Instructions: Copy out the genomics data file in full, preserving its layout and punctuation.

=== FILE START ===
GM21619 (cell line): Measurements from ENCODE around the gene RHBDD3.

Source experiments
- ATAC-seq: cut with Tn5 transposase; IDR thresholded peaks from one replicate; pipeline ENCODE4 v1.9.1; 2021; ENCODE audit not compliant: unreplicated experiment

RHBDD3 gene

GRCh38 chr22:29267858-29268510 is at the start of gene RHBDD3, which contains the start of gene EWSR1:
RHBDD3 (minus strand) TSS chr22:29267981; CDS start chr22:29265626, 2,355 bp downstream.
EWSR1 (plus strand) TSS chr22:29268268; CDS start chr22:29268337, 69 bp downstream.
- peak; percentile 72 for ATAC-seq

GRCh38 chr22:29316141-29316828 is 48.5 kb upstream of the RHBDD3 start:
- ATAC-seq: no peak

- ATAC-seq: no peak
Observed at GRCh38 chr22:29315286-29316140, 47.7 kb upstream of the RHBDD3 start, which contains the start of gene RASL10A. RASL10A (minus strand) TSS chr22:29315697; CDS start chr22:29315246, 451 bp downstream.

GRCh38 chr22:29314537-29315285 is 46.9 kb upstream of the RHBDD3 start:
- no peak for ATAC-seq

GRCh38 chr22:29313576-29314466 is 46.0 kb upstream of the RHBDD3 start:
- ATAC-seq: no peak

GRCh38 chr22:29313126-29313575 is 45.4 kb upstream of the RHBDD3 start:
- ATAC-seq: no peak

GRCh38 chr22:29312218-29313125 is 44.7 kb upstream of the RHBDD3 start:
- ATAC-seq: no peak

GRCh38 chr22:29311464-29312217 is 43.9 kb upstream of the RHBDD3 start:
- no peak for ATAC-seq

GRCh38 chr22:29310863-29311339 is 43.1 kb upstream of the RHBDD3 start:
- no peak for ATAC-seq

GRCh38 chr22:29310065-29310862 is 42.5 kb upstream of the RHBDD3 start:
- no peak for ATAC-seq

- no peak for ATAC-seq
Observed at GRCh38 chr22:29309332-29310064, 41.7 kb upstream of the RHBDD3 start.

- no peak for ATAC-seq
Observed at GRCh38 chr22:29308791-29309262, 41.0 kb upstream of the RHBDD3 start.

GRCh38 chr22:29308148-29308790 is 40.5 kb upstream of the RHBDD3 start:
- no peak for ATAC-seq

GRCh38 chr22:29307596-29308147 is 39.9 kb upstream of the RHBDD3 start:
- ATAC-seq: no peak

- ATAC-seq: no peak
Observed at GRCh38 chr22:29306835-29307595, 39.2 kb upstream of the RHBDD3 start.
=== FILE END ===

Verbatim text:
GM21619 (cell line): Measurements from ENCODE around the gene RHBDD3.

Source experiments
- ATAC-seq: cut with Tn5 transposase; IDR thresholded peaks from one replicate; pipeline ENCODE4 v1.9.1; 2021; ENCODE audit not compliant: unreplicated experiment

RHBDD3 gene

GRCh38 chr22:29267858-29268510 is at the start of gene RHBDD3, which contains the start of gene EWSR1:
RHBDD3 (minus strand) TSS chr22:29267981; CDS start chr22:29265626, 2,355 bp downstream.
EWSR1 (plus strand) TSS chr22:29268268; CDS start chr22:29268337, 69 bp downstream.
- peak; percentile 72 for ATAC-seq

GRCh38 chr22:29316141-29316828 is 48.5 kb upstream of the RHBDD3 start:
- ATAC-seq: no peak

- ATAC-seq: no peak
Observed at GRCh38 chr22:29315286-29316140, 47.7 kb upstream of the RHBDD3 start, which contains the start of gene RASL10A. RASL10A (minus strand) TSS chr22:29315697; CDS start chr22:29315246, 451 bp downstream.

GRCh38 chr22:29314537-29315285 is 46.9 kb upstream of the RHBDD3 start:
- no peak for ATAC-seq

GRCh38 chr22:29313576-29314466 is 46.0 kb upstream of the RHBDD3 start:
- ATAC-seq: no peak

GRCh38 chr22:29313126-29313575 is 45.4 kb upstream of the RHBDD3 start:
- ATAC-seq: no peak

GRCh38 chr22:29312218-29313125 is 44.7 kb upstream of the RHBDD3 start:
- ATAC-seq: no peak

GRCh38 chr22:29311464-29312217 is 43.9 kb upstream of the RHBDD3 start:
- no peak for ATAC-seq

GRCh38 chr22:29310863-29311339 is 43.1 kb upstream of the RHBDD3 start:
- no peak for ATAC-seq

GRCh38 chr22:29310065-29310862 is 42.5 kb upstream of the RHBDD3 start:
- no peak for ATAC-seq

- no peak for ATAC-seq
Observed at GRCh38 chr22:29309332-29310064, 41.7 kb upstream of the RHBDD3 start.

- no peak for ATAC-seq
Observed at GRCh38 chr22:29308791-29309262, 41.0 kb upstream of the RHBDD3 start.

GRCh38 chr22:29308148-29308790 is 40.5 kb upstream of the RHBDD3 start:
- no peak for ATAC-seq

GRCh38 chr22:29307596-29308147 is 39.9 kb upstream of the RHBDD3 start:
- ATAC-seq: no peak

- ATAC-seq: no peak
Observed at GRCh38 chr22:29306835-29307595, 39.2 kb upstream of the RHBDD3 start.